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Favorite thing: The Grand Bahama Island is the 4th largest of The Islands of The Bahamas. Its name comes from the Spanish gran bajamar which means "great shallows".
The island rambles on for 96 miles and is rimmed with cities, villages, and cays. It has one of the world's largest underwater cave systems, 3 national parks, and endless beaches.
In 1834 Great Britain banned slavery throughout its empire, and former slaves in The Islands Of The Bahamas were allowed to "stake claims on whatever open land they could find, and many of Grand Bahama Island's older settlements such as Pinder's Point, Russell Town, and Williams Town were founded by former slaves. These towns are almost invariably named after their founders or former slave owner."
Early in its history, the Grand Bahama Island was virtually uninhabited for almost 300 years! When Freeport/Lucaya was developed in the 1950's, it is now one of the most visited of all the Bahamian Islands.
Freeport/Lucaya was developed because of its location just 55 miles from the east coast of Florida, and because gambling was legal here. In the early years, people would take shuttle planes to Lucaya to gamble at its first casino.
The historical capital and oldest city on Grand Bahama Island is West End, a picturesque fishing village 25 miles from Freeport. It's most famous for liquor-smuggling during Prohibition. If you go there, you must stop at the island's oldest hotel, The Star Hotel,a famous historical landmark built in 1946. In its early days, boaters from the mainland would stop over for a meal in the saloon or to spend the night.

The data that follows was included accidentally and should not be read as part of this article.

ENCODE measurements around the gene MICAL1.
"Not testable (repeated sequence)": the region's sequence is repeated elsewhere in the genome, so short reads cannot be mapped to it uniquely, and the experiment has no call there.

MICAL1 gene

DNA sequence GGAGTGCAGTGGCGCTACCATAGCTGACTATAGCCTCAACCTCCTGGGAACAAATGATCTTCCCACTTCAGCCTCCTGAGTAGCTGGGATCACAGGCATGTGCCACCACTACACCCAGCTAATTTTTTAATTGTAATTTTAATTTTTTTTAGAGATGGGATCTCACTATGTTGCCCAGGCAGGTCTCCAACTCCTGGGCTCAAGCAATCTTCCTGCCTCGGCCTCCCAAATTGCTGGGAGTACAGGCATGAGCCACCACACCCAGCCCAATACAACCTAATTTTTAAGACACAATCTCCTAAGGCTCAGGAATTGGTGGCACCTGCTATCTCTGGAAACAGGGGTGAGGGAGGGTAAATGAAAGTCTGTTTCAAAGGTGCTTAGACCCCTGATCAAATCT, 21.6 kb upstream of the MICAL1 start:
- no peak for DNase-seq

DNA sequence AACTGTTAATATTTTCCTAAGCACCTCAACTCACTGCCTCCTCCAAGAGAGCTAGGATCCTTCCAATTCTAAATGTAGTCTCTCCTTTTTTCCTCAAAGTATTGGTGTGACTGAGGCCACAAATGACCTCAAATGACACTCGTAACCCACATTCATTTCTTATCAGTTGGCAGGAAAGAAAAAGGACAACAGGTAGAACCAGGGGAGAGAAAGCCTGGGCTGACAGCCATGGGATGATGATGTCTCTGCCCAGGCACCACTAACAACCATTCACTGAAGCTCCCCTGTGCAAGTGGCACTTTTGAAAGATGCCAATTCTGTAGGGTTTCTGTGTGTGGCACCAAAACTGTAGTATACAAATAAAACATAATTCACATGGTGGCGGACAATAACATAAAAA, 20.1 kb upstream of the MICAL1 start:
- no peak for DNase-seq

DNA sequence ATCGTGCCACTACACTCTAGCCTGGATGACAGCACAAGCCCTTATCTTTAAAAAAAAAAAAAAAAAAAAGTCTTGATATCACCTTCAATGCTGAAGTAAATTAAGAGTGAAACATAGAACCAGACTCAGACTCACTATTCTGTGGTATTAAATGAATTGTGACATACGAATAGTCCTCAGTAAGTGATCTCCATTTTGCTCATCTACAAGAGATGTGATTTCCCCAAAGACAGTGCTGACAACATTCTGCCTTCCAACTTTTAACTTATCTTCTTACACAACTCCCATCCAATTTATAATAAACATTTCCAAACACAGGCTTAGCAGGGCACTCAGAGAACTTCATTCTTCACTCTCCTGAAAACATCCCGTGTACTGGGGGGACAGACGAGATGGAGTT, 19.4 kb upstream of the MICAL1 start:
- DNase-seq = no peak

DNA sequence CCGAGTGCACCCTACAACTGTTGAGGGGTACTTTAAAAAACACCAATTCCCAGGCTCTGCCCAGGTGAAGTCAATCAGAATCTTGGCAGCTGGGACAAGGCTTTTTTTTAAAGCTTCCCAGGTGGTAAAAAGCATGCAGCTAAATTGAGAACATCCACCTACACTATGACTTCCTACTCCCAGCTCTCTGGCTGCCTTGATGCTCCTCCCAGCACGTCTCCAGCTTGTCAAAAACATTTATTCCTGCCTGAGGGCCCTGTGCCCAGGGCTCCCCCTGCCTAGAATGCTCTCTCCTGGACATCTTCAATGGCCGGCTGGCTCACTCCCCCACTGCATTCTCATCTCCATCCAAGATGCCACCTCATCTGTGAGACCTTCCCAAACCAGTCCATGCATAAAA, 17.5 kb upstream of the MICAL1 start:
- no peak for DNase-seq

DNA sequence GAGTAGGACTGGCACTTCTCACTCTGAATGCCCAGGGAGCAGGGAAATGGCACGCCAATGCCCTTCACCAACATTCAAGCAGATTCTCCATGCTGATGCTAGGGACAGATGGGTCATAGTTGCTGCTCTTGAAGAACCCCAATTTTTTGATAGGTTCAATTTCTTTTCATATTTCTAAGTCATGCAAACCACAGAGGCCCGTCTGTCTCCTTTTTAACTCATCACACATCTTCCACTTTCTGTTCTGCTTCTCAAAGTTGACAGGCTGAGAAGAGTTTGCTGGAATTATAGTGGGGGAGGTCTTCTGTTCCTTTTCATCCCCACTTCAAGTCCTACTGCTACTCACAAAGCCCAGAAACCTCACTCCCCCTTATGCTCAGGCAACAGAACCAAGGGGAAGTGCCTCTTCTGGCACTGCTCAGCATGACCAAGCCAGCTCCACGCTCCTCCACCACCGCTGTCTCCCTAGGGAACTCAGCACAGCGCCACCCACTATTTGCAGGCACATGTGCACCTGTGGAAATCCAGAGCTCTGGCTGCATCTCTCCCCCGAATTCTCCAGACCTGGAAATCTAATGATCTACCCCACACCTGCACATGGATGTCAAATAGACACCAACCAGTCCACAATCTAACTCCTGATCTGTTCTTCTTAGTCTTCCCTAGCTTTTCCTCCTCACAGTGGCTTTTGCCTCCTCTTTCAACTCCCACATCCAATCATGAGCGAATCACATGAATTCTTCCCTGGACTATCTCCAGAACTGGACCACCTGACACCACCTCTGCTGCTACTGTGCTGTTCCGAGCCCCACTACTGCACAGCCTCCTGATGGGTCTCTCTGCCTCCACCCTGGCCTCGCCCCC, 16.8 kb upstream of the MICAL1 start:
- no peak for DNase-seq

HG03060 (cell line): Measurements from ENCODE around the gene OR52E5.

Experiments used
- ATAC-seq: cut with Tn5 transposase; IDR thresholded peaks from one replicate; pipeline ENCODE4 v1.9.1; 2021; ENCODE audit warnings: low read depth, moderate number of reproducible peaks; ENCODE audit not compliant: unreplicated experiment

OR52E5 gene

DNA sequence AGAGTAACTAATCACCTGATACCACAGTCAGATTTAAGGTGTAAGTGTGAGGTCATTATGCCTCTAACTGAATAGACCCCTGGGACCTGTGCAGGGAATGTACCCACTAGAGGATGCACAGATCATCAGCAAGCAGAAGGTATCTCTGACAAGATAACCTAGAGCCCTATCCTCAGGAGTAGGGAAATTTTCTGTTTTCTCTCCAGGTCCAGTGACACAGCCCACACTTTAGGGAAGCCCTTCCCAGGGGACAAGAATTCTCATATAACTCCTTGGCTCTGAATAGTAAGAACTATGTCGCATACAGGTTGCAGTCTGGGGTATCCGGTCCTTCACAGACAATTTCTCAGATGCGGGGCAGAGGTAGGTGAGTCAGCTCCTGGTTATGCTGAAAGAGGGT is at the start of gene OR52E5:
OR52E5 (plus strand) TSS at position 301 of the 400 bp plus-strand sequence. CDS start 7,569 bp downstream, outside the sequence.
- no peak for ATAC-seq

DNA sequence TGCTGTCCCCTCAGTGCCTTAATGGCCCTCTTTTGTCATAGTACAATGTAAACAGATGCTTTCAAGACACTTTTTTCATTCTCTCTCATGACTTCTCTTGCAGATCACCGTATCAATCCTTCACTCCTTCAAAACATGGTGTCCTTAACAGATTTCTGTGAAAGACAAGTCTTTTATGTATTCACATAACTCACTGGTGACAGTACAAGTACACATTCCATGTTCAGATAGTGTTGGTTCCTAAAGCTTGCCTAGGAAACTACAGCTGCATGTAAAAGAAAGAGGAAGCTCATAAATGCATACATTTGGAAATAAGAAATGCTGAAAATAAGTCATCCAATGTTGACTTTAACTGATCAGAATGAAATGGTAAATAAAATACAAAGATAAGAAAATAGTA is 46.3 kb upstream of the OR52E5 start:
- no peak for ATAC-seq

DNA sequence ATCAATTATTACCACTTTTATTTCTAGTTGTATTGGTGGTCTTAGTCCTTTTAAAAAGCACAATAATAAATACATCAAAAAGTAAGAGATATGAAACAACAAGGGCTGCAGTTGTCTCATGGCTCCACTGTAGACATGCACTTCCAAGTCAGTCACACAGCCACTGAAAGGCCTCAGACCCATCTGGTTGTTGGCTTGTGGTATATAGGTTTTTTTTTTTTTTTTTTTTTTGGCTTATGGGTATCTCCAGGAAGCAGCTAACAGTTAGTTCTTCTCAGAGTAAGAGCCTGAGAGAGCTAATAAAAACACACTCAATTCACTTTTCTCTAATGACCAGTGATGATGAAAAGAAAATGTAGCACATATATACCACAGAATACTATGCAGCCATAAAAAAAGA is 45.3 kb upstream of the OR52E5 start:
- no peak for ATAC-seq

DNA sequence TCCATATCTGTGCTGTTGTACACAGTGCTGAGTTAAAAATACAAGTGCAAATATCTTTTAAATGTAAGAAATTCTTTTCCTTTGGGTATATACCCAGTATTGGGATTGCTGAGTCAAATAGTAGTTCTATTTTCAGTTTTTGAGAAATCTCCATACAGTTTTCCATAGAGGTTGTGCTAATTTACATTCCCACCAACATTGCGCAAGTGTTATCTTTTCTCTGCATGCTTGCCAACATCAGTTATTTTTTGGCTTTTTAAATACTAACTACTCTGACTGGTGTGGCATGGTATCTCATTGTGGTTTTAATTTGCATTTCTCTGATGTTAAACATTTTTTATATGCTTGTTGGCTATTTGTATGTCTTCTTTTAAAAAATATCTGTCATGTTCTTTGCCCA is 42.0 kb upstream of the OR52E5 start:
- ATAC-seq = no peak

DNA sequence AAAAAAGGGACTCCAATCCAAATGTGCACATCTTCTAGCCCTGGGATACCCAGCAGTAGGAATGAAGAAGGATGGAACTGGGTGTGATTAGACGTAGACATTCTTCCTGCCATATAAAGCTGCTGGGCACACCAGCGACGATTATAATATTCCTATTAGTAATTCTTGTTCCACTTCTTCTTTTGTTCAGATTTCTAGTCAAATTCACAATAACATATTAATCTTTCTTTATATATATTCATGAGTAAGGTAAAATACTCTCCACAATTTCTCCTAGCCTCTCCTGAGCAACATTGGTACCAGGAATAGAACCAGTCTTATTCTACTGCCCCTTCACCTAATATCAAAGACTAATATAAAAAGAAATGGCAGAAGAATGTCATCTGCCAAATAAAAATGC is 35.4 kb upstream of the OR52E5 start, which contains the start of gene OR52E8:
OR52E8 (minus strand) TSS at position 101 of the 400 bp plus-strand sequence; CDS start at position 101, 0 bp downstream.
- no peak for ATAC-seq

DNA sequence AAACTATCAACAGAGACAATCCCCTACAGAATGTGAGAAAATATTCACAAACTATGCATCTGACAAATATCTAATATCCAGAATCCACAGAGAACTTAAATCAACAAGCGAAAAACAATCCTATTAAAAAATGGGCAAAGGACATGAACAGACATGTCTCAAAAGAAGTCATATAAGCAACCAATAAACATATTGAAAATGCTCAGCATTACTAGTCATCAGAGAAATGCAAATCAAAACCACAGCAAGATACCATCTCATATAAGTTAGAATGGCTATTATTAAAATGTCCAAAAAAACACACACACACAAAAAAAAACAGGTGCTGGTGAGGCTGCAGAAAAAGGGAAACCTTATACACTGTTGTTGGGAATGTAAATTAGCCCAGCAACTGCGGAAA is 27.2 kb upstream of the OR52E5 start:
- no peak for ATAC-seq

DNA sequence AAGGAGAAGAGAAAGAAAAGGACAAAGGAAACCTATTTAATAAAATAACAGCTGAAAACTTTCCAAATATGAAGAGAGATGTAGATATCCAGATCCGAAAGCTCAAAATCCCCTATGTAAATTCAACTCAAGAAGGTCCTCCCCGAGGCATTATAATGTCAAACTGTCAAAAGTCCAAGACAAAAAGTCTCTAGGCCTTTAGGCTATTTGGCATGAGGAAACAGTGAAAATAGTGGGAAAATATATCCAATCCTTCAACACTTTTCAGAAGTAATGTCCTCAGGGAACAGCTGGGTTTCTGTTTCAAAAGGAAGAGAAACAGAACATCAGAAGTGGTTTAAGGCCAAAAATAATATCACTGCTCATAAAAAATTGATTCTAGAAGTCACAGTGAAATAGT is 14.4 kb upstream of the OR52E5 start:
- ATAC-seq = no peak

Most of the indigenous people of Grand Bahama came fromOld Freetown and moved to other areas to find a better life.
Today, there are many people living on Grand Bahama Island who were not born on the island. You can tell which people were born here because of their "entrepreneurial spirit and devotion to the great outdoors."
Fondest memory: One of the great pleasures of visiting The Grand Bahama Island is visiting the elders, many of whom were born and raised here. They have interesting tales to tell of rum running, pirates, and drug runners. If you have the opportunity, be sure to talk to the older locals. You won't regret the effort.
Updated Jun 19, 2008
Favorite thing: We were able to book a shore excursion that was a boat ride along the shores of Grand Bahama. First we were picked up at our cruise ship and loaded onto a double decker party style boat. Then we sailed along the Bahamian coastline as our guide pointed out landmarks and places of interest. There were a whole lot of oil riggs off of the coastline also. That suprised us. The waters were so perfectly blue it was amazing. And many of the building were a pink tone in color. Beautiful.
Written Nov 22, 2006
Favorite thing: Want to find the "perfect beach", then go to the Grand Bahama Island. The beaches are gorgeous because they are pristine and unvelievably white.